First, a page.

Here, we address these problems by a modification in which the sequencing cycles can be performed without intermediate washing steps. This is achieved by the addition of a nucleotide-degrading enzyme to obtain a four-enzyme mixture. The principle of pyrosequencing is outlined in Fig. 1. The DNA fragment of interest (sequencing primer hybridized to a single-stranded DNA template) is incubated with DNA polymerase, ATP sulfurylase, firefly luciferase, and a nucleotide-degrading enzyme (such as apyrase). Repeated cycles of deoxynucleotide addition are performed. A deoxynucleotide will only be incorporated into the growing DNA strand if it is complementary to the base in the template strand. The synthesis of DNA is accompanied by release of PPi equal in molarity to that of the incorporated deoxynucleotide. Thereby, real-time signals are obtained by the enzymatic inorganic pyrophosphate detection assay (10). In this assay the released PPi is converted to ATP by ATP sulfurylase and the concentration of ATP is then sensed by the luciferase. The amount of light produced in the luciferase-catalyzed reaction can readily be estimated by a suitable light-sensitive device such as a luminometer or a CCD (charge-coupled device) camera. Unincorporated deoxynucleotides and the produced ATP are degraded between each cycle by the nucleotide-degrading enzyme. The nucleotide-degrading enzyme must possess the following properties: First, the enzyme must hydrolyze all deoxynucleotide triphosphate at approximately the same rate. This includes the α-thio-dATP, which is used instead of dATP to improve the background in sequencing reactions (9). Second, it should also hydrolyze ATP to prevent the accumulation of ATP between cycles. Third, the time for nucleotide degradation by the nucleotide-degrading enzyme must be slower than nucleotide incorporation by the polymerase. Obviously, these two enzymes compete for the same substrate, and it is important that the yield of primer-directed incorporation is as close to 100% as possible before the nucleotide-degrading enzyme can degrade the nucleotide to a concentration below the KM for the polymerase. Finally, the rate of ATP synthesis by the sulfurylase should preferably be faster than the rate of ATP hydrolysis to obtain ATP concentrations and light production in proportion to the amount of PPi released.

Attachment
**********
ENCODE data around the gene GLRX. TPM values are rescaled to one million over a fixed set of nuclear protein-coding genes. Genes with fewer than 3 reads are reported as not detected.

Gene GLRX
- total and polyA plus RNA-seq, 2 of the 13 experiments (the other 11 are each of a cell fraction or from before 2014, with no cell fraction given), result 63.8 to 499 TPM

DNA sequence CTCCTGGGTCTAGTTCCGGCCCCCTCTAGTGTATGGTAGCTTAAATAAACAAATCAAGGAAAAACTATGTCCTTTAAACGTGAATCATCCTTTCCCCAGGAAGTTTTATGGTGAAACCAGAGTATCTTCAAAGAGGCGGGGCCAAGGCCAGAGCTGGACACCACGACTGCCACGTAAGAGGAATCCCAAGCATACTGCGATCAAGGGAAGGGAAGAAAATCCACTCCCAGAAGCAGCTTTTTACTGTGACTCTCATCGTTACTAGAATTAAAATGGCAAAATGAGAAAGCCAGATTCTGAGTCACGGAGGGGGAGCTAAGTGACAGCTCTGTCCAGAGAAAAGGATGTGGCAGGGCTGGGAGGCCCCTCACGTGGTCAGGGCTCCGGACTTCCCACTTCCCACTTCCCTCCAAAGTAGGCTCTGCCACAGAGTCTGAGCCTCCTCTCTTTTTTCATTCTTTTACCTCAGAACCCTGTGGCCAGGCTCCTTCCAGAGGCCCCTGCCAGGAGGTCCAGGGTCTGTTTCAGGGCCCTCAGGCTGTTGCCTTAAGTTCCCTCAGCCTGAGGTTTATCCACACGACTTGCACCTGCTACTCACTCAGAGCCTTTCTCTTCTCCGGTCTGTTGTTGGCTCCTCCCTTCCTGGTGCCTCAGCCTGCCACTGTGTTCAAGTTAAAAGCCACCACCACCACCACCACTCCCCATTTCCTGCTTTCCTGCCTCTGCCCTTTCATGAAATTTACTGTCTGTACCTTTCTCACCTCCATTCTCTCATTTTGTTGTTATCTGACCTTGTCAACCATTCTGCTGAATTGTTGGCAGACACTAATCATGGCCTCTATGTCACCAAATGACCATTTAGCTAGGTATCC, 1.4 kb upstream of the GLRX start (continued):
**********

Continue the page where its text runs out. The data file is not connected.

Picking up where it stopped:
To optimize the assay, several parameters were tested by using synthetic oligonucleotides as template (11). The assay solution consisted of the template-primer plus varying amounts of the four enzymes (12). The protocol consisted of simply adding a new nucleotide every other minute in an iterative manner and detecting the visible light produced. In Fig. 2 (Left), an example of the results is shown. Clear specific signals can be observed with low background. Note the higher signals obtained at cycles 21, 23, and 24 when two nucleotides were incorporated because of the presence of two identical adjacent bases in the template. Similar high-quality sequencing results were obtained for other oligonucleotide templates (13).